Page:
An anonymous account for a few long-time EAs to share concerns about community issues in a less filtered way, because we think others may also have similar views.

Some takes might be spicier than average - but we encourage pushback and disagreements.


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Thanks for this in-depth response, it makes me feel more confident in the processes for the period of time when you were at 80K. 

However, since you have left the team, it would be helpful to know which of these practices your successor will keep in place and how much they will change - for example, since you mentioned you were on the high end for giving feedback on calls, for example. 

My understanding of many meta EA orgs is that individuals have a fair amount of autonomy. This definitely has its upsides, but it also means that practices can change (substantially) between managers. 

In your earlier post, you write:

Nonlinear has not been invited or permitted to run sessions or give talks relating to their work, or host a recruiting table at EAG and EAGx conferences this year.


Kat ran a session on a personal topic at EAG Bay Area 2023 in February. EDIT: Kat, Emerson and Drew also had a community office hour slot at that conference.

Community office hours are an event that organizers invite you to sign up for (not all EAG attendees can sign up). While not as prominent as a recruiting table or talk, they still signal status to the attendees.

Given that public comments were made as early as November, it seems that there was sufficient time to ensure they were disunited from the event in February. Additionally, even if you don't table at EAG, you can still actively recruit via 1-1 meetings.

I think the lack of acknowledgement or explanation of how this choice happened - and whether CHT sees this as a mistake - worries me, especially now that the anonymity constraints have been lifted.

I agree. The governance and decision-making of the EV boards is an important matter that shouldn’t be dismissed because of Will and Nick’s other contributions.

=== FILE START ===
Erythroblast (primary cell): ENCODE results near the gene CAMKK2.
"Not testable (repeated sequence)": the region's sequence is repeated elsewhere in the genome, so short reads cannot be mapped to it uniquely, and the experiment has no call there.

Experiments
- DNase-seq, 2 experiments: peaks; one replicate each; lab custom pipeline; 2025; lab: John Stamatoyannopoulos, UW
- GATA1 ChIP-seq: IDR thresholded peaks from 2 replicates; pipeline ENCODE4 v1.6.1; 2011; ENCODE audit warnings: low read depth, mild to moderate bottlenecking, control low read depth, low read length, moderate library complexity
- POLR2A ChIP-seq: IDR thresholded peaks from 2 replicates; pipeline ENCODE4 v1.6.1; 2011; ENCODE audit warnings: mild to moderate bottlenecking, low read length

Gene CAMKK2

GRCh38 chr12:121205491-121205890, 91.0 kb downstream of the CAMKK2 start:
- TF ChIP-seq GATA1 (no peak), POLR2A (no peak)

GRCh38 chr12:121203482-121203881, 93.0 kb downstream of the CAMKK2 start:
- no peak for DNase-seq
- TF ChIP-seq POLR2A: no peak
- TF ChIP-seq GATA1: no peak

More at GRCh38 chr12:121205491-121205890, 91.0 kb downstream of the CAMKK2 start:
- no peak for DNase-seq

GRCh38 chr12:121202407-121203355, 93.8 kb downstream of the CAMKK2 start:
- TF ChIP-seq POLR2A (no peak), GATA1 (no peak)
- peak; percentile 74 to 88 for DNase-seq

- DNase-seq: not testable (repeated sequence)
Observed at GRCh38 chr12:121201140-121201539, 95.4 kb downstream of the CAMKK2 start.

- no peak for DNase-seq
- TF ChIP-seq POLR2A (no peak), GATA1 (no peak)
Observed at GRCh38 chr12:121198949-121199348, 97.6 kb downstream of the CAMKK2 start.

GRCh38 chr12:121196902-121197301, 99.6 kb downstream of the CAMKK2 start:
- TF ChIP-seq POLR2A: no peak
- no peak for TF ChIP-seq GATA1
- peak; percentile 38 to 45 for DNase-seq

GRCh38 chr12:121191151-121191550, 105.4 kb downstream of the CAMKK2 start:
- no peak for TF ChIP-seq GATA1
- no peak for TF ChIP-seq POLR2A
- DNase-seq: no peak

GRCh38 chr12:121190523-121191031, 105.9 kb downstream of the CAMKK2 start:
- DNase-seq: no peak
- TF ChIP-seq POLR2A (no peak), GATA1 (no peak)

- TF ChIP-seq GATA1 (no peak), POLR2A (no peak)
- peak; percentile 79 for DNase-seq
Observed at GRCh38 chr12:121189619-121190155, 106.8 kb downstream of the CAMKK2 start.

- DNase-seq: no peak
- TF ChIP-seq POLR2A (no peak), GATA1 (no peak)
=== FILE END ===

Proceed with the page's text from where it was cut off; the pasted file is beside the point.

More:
Advisors often only have a few pages of context and a single call (sometimes there are follow-ups) to talk about career options. In my experience, this can be pretty insufficient to understand someone's needs. 

I would be worried that they might push people towards something that may not make sense, and two things could happen: 
1) the person may feel more pressure to pursue something that's not a good fit for them 
2) if they disagree with the advice given, the may not raise it. For example, they may not feel comfortable raising the issue because of concerns around anonymity and potential career harm, since your advisors are often making valuable connections and sharing potential candidate names with orgs that are hiring. 

I know that 80K don't want people to take their advice so seriously, and numerous posts have been written on this topic. However, I think these efforts won't necessarily negate 1) and 2) because many 80K advisees may not be as familiar with all of 80K's content or Forum discourse, and the prospect of valuable connections remains nonetheless. 

I personally had a positive experience during a career call, but have heard of a handful of negative experiences second- and third-hand.

What processes do you have in place to monitor potentially harmful advice advisees may be given on calls, and counteracting nonreporting due to anonymity concerns? 

Ideally, could you share a representative example of how cases like this and what procedure your team followed? 

(Additional context in a reply to this comment) 

As an addendum, it's also non-trivial to find out the exact appointment & departure dates of all the EVF UK & US board of trustees over the history of the organization. The Way Back Machine is somewhat spotty, and financial records for EVF UK are hard to find. 

It would be good to have a history of the leadership & trustees of both entities somewhere publicly available.  

Thanks so much for all your hard work since before EA existed, Nick. The qualities you brought and inspired in others as a foundational and highly capable figure in EA are evident in the love that so many people this comment section have for you. 

Can you help me understand why you stepped down from the EV boards in August 2023 because of too many recusals starting in November 2022? Did the amount you could participate in the boards meaningfully change recently? You said this was a good time for you to step down, but from the post, it doesn’t sound like there have been significant changes in your ability to contribute to the board since November 2022.